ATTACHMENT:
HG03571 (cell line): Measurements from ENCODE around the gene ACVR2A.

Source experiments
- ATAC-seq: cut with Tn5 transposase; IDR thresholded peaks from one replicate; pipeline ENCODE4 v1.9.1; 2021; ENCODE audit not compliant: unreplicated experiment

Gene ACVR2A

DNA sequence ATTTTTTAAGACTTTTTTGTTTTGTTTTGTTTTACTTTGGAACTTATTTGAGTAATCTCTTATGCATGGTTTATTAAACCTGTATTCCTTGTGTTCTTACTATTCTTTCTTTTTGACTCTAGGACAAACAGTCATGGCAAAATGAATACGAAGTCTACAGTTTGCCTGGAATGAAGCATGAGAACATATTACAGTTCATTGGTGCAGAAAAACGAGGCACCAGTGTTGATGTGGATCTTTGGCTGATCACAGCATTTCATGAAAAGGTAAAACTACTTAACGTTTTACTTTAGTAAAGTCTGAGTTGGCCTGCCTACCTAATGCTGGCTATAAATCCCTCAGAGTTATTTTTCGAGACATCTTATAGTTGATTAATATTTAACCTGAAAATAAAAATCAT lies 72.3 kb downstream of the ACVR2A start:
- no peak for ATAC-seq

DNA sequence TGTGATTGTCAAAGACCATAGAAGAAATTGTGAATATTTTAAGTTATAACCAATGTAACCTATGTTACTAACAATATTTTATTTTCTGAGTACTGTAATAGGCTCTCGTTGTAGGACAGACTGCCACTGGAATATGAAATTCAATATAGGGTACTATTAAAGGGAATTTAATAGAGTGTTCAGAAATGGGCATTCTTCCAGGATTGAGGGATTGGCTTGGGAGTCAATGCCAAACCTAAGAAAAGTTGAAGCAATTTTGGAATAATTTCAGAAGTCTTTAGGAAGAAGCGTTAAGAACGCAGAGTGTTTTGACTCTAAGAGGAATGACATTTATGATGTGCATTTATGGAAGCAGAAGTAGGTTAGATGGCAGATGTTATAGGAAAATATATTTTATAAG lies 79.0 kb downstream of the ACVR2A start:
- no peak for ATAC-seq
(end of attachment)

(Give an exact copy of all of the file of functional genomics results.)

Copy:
HG03571 (cell line): Measurements from ENCODE around the gene ACVR2A.

Source experiments
- ATAC-seq: cut with Tn5 transposase; IDR thresholded peaks from one replicate; pipeline ENCODE4 v1.9.1; 2021; ENCODE audit not compliant: unreplicated experiment

Gene ACVR2A

DNA sequence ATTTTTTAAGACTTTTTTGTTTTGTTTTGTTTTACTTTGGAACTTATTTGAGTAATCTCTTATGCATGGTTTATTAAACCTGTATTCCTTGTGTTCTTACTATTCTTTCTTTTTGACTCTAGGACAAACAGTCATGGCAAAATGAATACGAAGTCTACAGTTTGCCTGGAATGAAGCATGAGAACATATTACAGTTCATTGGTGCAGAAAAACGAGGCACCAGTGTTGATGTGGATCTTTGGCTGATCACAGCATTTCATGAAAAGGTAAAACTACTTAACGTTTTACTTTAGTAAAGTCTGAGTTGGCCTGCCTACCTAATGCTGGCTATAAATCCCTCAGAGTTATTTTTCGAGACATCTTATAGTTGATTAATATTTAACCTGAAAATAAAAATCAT lies 72.3 kb downstream of the ACVR2A start:
- no peak for ATAC-seq

DNA sequence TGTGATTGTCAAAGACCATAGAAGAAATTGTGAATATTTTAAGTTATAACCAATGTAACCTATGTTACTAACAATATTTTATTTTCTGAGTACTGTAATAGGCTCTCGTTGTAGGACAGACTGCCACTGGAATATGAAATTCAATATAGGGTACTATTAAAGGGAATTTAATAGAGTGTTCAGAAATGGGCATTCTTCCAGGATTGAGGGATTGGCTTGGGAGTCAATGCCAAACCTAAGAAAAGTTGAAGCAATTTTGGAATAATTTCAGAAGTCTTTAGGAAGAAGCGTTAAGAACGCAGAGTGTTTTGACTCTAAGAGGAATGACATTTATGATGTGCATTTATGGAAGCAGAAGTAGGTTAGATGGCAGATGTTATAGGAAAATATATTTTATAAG lies 79.0 kb downstream of the ACVR2A start:
- no peak for ATAC-seq